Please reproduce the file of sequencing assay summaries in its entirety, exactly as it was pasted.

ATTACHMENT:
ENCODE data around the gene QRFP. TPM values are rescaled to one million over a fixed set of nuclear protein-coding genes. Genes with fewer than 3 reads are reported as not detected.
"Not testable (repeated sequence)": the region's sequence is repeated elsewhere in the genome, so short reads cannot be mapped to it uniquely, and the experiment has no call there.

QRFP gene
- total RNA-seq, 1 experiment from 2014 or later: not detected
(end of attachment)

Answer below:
ENCODE data around the gene QRFP. TPM values are rescaled to one million over a fixed set of nuclear protein-coding genes. Genes with fewer than 3 reads are reported as not detected.
"Not testable (repeated sequence)": the region's sequence is repeated elsewhere in the genome, so short reads cannot be mapped to it uniquely, and the experiment has no call there.

QRFP gene
- total RNA-seq, 1 experiment from 2014 or later: not detected